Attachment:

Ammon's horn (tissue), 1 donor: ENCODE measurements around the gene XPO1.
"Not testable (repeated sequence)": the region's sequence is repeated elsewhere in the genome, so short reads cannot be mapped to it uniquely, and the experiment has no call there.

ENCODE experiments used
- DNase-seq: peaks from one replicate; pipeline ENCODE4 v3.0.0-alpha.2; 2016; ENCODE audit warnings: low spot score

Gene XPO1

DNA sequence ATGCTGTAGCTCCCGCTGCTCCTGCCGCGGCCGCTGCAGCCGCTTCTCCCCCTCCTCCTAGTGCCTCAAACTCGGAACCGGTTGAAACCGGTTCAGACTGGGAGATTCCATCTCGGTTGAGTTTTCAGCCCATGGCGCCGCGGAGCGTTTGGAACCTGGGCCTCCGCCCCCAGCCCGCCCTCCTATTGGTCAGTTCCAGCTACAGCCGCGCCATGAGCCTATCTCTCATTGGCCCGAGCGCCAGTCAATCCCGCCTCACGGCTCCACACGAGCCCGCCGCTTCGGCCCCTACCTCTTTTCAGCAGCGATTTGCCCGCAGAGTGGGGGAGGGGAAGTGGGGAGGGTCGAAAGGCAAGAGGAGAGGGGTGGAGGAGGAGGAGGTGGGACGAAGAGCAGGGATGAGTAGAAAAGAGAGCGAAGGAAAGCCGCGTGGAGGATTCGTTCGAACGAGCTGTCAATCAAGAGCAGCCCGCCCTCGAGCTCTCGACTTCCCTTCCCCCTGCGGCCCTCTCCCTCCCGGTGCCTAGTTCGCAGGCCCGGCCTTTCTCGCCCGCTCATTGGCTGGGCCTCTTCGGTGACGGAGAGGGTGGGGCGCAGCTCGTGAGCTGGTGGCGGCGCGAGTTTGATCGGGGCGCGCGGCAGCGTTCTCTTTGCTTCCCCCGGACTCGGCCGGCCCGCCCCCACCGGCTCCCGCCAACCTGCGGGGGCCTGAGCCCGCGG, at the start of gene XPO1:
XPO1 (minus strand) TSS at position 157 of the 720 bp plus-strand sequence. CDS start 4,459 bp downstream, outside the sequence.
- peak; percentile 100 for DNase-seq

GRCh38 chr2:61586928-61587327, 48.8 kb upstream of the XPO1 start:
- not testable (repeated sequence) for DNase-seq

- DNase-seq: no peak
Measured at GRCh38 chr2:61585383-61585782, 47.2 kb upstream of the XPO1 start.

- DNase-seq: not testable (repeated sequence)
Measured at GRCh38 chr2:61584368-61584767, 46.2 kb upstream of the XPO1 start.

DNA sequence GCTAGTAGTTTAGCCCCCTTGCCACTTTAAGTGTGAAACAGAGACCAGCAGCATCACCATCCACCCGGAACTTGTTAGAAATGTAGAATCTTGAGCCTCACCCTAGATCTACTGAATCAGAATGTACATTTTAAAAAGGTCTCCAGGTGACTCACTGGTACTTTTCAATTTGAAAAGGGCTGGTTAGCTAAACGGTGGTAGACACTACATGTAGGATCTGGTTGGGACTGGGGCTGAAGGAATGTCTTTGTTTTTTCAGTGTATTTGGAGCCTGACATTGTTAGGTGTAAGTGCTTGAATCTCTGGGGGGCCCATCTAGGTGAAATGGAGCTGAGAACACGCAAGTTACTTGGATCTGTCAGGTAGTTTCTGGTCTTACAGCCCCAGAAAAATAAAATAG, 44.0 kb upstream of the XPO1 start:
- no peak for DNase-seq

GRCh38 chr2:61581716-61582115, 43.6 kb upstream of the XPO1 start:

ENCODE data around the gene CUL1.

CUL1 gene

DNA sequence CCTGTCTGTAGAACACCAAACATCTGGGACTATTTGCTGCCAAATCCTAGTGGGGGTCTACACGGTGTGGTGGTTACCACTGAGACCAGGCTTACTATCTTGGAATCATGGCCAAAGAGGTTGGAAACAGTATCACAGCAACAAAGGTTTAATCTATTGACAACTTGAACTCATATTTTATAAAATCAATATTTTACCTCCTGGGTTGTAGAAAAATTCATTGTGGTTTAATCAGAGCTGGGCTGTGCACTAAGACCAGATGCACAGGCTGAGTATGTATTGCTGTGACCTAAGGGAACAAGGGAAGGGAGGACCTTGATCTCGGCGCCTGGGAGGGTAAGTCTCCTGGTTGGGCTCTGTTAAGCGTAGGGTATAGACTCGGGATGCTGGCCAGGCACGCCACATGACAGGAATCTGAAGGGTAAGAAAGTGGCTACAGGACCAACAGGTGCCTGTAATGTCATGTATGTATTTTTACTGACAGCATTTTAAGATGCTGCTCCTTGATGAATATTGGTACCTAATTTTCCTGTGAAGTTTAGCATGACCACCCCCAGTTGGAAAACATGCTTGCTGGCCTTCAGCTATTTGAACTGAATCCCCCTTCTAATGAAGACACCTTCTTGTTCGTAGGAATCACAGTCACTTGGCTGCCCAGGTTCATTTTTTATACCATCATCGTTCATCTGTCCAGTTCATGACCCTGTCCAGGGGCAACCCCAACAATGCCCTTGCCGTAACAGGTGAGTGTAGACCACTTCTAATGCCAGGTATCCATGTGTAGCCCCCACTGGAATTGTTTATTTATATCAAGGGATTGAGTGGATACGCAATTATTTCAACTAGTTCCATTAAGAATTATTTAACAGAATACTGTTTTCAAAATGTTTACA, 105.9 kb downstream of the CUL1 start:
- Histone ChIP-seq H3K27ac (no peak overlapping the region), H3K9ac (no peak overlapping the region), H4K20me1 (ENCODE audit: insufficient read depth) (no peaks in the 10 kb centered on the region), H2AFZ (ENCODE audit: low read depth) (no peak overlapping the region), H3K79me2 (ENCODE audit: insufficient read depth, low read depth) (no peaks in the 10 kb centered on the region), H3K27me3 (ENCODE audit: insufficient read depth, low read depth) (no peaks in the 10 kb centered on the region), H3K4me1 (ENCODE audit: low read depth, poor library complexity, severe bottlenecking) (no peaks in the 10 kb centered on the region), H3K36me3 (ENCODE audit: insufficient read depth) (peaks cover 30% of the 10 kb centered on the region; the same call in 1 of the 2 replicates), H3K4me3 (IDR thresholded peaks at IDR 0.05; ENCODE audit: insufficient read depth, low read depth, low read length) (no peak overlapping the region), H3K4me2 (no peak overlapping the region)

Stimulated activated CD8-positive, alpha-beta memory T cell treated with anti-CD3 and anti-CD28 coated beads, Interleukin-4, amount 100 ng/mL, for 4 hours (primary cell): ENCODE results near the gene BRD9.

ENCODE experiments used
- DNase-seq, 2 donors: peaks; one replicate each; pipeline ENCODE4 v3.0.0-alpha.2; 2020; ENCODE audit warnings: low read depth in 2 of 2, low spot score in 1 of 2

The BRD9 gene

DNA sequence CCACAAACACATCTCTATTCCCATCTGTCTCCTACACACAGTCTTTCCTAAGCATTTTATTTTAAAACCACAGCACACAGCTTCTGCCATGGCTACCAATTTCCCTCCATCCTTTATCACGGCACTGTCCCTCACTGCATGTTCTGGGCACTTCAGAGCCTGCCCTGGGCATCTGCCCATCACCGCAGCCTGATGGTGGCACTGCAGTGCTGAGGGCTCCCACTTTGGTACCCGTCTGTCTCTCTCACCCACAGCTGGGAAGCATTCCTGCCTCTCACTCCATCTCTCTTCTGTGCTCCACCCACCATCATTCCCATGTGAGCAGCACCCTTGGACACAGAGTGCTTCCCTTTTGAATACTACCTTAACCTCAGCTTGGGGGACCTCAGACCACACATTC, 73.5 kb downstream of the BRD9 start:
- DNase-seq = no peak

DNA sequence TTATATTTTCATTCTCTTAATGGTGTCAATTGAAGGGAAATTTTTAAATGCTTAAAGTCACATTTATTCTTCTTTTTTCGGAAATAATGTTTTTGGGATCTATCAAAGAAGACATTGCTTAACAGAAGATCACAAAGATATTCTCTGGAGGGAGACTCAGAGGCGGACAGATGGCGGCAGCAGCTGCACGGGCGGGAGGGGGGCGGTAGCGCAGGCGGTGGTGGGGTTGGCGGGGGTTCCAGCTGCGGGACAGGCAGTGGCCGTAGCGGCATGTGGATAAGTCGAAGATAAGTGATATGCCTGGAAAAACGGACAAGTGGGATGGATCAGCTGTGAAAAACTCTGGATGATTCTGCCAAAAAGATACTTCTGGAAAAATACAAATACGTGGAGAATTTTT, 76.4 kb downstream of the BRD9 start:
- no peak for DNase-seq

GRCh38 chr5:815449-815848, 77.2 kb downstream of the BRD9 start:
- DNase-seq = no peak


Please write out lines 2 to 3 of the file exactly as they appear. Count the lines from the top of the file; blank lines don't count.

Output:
"Not testable (repeated sequence)": the region's sequence is repeated elsewhere in the genome, so short reads cannot be mapped to it uniquely, and the experiment has no call there.

ENCODE experiments used